Tuesday, April 25, 2017

Spring, spring, spring

It's been a pretty cold spring in Utah. But then there are some absolutely glorious spring mornings.

[It's a beautiful day in the neighborhood]



[All of those tulips, though.]

[Oh haiiiiii.]

[And the lovely Jessica.]


[Perks of living in SLC--getting to attend Stake Conference in the Assembly Hall.]

[Consensus: more spring sunshine is always in style and always needed.]

Tuesday, April 18, 2017

Five.


"Behold, and lo, I have much people in this place, in the regions round about; and an effectual door shall be opened in the regions round about in this eastern land. Therefore, I, the Lord, have suffered you to come unto this place; for thus it was expedient in me for the salvation of souls." 
--Doctrine and Covenants 100:3-4 


Five years ago I walked in Ukraine for the first time. Breathed it in. Spoke Russian with people who had never met an American in their lives. Saw grey doms and a great, blue Ukrainian sky. 



Ukraine changed my life. Forever. That mission to eastern Ukraine changed my life. Forever. Some experiences change your heart and make you deeper and braver than you could have ever imagined. My time in Ukraine was one of those experiences for me. A marker. "Pre-Ukraine," and "After-Ukraine." 



I will always feel like Ukraine gave me more than I could ever give back to her. In some ways, especially as a young idealist, it is disappointing. But perhaps that is the lesson. That people and places will always have more to give than you could ever give them. So you thank them for their goodness with love. All you can give is your heart and your love. Let everyone know that you love them, or that you are at least trying to. 



I truly believe that Ukraine gets some of the finest souls in the world to love her. I'm not saying that I'm one of the "finest souls in the world," as there are much finer souls that I know who have come to Ukraine and given more than I ever could. But I am grateful to have worked shoulder to shoulder with those people, and even more honored to have been allowed a glimpse into the lives and hearts of the incredible Ukrainian people. Five years later, and they will never leave my heart. And I refuse to throw that love--or this land--away.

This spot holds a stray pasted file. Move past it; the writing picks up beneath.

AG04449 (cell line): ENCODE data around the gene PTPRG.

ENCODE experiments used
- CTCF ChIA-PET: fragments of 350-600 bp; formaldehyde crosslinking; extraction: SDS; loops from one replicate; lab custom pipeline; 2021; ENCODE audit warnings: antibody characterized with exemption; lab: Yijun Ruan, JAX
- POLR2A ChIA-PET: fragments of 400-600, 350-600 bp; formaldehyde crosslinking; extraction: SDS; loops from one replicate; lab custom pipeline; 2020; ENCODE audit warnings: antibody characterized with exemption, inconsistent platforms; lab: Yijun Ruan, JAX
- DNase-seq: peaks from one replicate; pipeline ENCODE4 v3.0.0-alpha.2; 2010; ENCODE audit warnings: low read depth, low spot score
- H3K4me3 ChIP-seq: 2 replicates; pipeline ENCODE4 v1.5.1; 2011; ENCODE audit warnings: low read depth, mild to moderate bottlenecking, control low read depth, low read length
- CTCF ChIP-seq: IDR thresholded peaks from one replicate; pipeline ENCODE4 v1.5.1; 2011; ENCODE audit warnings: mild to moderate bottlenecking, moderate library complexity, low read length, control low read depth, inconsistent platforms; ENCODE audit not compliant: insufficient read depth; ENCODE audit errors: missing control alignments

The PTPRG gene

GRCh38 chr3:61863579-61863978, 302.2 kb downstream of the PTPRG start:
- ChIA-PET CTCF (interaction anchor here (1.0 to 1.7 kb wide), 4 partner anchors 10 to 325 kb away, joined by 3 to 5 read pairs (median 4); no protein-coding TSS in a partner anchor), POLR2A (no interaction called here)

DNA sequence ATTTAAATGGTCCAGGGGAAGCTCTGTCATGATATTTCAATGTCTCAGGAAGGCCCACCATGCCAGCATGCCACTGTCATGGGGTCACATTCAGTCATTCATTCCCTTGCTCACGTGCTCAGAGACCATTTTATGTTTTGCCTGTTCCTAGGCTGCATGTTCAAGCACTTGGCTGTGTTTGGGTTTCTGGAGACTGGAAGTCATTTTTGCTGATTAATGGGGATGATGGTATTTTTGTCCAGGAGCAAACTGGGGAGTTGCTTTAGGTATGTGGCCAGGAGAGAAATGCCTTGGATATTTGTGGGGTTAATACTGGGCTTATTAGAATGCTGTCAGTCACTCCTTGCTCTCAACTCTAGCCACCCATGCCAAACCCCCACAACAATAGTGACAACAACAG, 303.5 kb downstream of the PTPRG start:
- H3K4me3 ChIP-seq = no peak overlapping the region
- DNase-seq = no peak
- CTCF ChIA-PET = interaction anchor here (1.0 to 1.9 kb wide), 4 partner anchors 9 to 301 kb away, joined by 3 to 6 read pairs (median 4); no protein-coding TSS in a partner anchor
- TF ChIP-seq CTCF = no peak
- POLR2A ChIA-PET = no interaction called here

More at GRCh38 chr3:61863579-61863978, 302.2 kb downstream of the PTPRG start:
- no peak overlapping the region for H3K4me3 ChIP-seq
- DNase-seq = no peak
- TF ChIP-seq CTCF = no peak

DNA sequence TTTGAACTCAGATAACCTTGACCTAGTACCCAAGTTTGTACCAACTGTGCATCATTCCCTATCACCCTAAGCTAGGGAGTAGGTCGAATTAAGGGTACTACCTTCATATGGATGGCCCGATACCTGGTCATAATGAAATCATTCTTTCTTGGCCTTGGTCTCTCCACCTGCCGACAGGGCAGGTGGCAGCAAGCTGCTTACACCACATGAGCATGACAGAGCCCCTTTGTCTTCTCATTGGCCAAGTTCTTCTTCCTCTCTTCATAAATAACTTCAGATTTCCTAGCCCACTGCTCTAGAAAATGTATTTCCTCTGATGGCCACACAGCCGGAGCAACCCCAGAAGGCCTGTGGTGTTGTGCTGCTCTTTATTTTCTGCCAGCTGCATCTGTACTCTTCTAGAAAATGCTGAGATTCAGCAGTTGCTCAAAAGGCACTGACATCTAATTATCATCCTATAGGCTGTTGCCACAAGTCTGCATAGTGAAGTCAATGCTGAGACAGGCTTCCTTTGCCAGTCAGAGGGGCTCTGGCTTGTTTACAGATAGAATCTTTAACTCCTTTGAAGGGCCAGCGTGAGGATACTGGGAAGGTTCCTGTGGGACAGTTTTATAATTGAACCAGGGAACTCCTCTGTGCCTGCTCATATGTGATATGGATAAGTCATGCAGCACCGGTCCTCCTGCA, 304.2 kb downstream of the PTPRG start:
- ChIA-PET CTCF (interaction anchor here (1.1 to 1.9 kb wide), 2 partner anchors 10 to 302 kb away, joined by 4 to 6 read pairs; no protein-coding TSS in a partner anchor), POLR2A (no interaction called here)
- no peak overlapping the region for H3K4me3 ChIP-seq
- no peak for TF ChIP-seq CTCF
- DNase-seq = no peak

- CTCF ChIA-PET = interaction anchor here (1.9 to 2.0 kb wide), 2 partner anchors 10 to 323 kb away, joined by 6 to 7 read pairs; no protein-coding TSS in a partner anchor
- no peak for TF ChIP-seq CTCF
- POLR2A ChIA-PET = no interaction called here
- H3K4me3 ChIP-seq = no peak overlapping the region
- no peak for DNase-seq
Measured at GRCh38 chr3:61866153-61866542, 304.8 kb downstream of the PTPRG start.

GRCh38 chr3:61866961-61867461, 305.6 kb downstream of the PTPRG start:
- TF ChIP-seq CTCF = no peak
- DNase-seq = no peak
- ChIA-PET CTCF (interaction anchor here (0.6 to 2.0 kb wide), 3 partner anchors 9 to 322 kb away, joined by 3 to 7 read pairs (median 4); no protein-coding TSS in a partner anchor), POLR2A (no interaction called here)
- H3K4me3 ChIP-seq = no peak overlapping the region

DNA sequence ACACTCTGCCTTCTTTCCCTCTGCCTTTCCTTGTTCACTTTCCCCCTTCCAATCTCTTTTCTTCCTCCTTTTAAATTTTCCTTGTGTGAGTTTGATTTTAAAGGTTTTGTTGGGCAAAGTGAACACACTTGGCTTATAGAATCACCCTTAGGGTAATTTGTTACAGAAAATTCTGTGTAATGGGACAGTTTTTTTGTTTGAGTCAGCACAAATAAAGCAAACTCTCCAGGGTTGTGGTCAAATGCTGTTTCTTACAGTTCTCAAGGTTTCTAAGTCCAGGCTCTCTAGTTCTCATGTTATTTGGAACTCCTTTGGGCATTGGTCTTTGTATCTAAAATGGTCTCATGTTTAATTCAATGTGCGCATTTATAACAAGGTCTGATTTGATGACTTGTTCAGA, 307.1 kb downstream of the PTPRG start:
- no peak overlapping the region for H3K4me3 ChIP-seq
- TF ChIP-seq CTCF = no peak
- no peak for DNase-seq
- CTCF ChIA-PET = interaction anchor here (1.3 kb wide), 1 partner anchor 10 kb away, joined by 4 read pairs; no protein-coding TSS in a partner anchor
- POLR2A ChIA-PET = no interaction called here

Sunday, April 16, 2017

Prince of Peace



[Road to Emmaus, by J. Kirk Richards]

"And their eyes were opened, and they knew him; and he vanished out of their sight. And they said one to another, Did not our heart burn within us, while he talked with us by the way, and while he opened to us the scriptures?" (Luke 24:31-32, see v. 13-35)

Christ the Lord is risen today. He often walks with us and we do not recognize Him. But He lives and touches our hearts and changes our lives day by day, if we let Him. 

He lives. 

Happy Easter. 

That D.C. Life [take 2]

Dating someone in D.C. means that I get to visit him in D.C. Which is great on several levels, one of which is that I get to spend time in a city I am learning to love more.

[National Mall.]

Also, I lucked out and got to see the cherry blossoms at the Tidal Basin! You can't ever plan for them because they come at different times each spring, but I lucked out. Hurray! 





[I found this copse of trees not too far away from the Washington Monument. It was breezy and all of the petals were swirling in the wind and dancing around me and it was incredibly magical.]


[MLK monument.]

Another highlight of the trip was definitely the Kusama Infinity Mirrors exhibit at the Hirshhorn. It was so cool. Like. So cool. 

[All the lights. All the colors. Forever and ever. Tbh, this one kind of felt like a Vegas casino. I could only take so much. But still. Cool.]

[My favorite. Aftermath of the Obliteration of Eternity.]


[ALL OF THE POLKA DOTS.]

[No, but really. All of them. Including on a piano that actually plays.]

[Not quite sure what to do in this wonderland . . .]

[. . . but eventually coming to terms with it]

[Yayyyyy. And s/o to Sam for getting these tickets in the first place. Best date ever.]

Another fun thing about D.C. is that so many people go there--for travel, business, conferences, etc., that you never know who you might run into. So it was really fun to run into my friend Tim from Oxford and show him the sites while listening to LDS General Conference. 

[In front of the National Cathedral. Tim thought it was so cool that a cathedral like this existed outside of Europe.]

All in all, such a good trip with good people, good food, and good activities. It was the perfect way to end my mad sprint across the United States.